Giles says effective altruism 'forces all human need to express itself on a single comparable scale because of the giver’s rather nerdish requirement that the world possess some sort of measurable order'.
But surely the world does possess at least some sort of measurable order? The 'effective altruist' needn't suppose the right thing to do is always entirely measurable/rationally calculable. They need suppose only that in so far as we can calculate the most effective way to give, we should. What's wrong with that?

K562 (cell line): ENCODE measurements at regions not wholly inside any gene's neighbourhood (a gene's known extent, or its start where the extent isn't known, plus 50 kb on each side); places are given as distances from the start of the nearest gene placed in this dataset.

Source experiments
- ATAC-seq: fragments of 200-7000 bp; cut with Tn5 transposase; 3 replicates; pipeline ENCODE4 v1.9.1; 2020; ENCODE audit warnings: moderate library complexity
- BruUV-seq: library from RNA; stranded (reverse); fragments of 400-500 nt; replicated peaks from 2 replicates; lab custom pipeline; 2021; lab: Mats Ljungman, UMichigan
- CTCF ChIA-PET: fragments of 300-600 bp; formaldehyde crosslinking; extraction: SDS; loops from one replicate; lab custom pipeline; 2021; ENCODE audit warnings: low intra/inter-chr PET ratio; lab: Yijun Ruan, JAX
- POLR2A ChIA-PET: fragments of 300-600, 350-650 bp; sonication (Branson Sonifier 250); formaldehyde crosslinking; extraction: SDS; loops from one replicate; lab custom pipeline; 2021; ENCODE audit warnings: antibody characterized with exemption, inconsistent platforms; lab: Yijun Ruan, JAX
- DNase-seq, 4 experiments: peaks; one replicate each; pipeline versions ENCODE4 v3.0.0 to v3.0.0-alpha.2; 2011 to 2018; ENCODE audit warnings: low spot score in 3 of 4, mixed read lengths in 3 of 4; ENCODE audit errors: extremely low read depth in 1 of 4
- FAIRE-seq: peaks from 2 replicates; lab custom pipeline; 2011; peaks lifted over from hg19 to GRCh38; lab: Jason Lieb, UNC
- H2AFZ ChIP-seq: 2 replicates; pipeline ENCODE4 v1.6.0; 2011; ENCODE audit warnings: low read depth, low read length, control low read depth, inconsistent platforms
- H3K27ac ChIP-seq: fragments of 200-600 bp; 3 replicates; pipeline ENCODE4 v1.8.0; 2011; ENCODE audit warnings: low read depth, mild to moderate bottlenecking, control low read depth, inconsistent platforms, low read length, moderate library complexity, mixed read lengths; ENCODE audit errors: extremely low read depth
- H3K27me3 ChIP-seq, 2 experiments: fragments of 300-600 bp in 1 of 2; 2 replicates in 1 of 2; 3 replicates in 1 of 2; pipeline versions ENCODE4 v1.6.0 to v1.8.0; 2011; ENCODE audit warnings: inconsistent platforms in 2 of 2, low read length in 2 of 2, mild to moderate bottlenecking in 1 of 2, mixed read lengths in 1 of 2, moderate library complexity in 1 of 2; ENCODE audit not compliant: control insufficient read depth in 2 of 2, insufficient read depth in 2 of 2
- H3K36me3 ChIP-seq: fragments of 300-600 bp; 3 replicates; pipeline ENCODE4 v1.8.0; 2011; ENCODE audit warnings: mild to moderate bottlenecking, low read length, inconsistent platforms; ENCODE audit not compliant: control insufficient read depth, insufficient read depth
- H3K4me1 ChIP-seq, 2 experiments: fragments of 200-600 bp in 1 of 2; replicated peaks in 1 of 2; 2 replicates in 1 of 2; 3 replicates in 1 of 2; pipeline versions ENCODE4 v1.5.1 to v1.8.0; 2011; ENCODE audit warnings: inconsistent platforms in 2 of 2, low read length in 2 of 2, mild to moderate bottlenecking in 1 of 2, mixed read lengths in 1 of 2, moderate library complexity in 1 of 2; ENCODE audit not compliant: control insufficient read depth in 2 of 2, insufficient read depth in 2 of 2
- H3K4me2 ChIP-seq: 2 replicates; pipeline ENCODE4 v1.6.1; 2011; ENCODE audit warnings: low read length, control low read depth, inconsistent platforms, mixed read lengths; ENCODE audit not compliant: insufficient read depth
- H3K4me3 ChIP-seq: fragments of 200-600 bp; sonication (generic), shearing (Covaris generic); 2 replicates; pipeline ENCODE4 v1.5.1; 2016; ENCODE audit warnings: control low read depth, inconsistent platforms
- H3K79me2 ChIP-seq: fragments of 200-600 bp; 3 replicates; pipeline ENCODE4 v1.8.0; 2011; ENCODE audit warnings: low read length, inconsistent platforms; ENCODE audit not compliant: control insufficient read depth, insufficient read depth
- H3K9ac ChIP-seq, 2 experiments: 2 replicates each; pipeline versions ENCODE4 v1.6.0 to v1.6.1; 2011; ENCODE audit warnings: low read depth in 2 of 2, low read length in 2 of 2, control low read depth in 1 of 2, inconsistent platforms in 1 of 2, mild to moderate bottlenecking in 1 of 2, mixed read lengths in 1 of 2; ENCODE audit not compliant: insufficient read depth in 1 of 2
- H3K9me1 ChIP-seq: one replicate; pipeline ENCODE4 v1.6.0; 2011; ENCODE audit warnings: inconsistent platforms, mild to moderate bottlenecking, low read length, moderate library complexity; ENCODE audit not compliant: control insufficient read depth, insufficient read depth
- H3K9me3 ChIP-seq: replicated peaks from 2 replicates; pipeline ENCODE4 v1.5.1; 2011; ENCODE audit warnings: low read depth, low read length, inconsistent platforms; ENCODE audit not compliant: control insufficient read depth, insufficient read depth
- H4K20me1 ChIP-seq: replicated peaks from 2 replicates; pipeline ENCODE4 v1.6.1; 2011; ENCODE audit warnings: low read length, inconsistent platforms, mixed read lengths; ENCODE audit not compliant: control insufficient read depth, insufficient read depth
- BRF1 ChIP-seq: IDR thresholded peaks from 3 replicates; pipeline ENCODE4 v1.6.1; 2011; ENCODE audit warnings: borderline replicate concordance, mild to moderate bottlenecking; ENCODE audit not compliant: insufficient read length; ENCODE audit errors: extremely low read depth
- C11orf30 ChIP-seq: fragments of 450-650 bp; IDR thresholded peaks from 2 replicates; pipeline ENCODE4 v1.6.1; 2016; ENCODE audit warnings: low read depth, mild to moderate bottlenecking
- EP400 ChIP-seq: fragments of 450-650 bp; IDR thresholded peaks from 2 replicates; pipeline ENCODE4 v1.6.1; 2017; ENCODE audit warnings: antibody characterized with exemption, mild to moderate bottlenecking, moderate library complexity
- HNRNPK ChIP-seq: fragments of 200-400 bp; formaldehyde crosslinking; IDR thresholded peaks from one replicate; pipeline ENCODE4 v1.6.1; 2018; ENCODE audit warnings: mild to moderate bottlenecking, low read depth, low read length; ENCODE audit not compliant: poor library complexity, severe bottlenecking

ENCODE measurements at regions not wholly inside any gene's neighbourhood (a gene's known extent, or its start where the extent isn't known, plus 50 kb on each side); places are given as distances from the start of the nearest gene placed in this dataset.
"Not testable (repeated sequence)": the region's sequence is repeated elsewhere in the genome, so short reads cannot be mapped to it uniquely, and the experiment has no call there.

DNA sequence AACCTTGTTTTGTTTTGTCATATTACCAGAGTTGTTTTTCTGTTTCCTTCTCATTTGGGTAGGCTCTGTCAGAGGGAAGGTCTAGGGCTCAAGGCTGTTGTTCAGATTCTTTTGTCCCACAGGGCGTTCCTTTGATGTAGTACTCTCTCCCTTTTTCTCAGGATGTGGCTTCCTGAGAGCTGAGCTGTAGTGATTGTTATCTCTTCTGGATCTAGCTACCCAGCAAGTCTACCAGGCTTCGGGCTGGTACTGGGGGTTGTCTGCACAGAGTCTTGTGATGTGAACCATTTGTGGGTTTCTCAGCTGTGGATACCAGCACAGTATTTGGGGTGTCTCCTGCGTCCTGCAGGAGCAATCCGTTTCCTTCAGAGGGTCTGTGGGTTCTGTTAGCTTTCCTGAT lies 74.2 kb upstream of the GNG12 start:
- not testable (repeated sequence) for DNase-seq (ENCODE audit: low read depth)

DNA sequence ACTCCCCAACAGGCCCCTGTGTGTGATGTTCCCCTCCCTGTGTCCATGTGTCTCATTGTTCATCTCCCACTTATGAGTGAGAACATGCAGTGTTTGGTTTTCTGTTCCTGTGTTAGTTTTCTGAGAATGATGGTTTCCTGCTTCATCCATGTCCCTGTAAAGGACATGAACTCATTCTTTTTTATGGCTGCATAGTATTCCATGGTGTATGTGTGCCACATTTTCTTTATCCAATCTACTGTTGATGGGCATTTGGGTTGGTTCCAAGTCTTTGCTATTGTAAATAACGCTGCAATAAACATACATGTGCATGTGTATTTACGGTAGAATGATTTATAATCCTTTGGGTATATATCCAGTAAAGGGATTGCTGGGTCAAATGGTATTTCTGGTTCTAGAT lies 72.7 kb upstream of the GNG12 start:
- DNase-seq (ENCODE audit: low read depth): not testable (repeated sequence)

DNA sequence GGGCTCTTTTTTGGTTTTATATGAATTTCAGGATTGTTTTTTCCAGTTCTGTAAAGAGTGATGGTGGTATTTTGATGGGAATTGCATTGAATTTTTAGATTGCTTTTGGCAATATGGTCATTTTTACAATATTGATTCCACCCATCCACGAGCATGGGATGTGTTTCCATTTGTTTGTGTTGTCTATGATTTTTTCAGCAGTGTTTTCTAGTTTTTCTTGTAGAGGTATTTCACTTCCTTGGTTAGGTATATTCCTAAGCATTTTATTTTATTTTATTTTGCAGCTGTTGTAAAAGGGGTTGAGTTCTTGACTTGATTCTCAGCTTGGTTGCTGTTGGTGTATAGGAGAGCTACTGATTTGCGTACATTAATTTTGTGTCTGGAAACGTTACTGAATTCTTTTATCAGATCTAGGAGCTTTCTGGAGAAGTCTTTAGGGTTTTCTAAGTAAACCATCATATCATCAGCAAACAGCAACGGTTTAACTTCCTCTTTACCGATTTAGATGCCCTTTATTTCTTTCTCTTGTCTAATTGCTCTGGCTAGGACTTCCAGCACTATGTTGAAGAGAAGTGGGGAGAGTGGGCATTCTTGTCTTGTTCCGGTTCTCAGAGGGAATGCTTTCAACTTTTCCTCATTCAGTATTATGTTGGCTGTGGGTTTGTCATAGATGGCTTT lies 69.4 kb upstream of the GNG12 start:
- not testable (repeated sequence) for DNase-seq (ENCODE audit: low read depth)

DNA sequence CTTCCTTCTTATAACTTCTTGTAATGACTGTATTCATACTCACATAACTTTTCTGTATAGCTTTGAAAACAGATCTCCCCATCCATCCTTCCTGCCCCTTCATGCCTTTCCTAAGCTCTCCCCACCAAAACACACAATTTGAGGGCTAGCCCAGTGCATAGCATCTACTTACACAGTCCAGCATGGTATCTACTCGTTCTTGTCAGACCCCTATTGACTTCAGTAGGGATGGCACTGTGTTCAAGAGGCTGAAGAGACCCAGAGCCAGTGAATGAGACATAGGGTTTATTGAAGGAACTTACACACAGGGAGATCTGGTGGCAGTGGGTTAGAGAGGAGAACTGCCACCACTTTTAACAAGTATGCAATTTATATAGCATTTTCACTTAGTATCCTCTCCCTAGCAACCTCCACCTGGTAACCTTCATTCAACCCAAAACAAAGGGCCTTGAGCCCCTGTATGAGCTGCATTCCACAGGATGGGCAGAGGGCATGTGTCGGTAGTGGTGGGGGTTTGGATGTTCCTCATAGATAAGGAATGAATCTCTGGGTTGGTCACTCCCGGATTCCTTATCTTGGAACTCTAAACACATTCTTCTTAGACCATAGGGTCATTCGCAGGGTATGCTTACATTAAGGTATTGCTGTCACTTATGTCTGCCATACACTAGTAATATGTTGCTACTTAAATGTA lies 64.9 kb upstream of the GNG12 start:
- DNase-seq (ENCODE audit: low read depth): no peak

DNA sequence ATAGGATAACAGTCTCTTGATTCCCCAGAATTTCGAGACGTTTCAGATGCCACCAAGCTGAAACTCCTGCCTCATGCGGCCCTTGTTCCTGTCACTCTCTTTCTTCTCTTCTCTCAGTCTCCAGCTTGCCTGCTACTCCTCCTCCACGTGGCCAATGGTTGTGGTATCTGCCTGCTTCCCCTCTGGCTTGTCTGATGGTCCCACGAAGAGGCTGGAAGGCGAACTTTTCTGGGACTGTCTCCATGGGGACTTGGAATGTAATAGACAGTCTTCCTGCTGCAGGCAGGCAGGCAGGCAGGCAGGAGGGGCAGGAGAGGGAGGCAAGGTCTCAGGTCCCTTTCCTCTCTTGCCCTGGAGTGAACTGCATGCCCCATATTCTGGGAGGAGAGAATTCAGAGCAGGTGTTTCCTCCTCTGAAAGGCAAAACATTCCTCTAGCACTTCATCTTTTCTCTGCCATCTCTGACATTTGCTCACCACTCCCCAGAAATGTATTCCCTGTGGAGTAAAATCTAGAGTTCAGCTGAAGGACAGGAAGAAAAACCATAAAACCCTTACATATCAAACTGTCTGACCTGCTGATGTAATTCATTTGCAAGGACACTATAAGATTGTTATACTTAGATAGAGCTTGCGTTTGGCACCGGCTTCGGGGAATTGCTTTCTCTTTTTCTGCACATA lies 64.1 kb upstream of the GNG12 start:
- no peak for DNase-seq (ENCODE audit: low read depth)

Giles raises a glass to the followers of effective altruism while at the same time taking the opportunity to patronise them as 'nerdish', 'evangelical', and 'blinkered'. Why? I guess because they're atheists, and he doesn't want folk rejecting church and attending their meetings instead.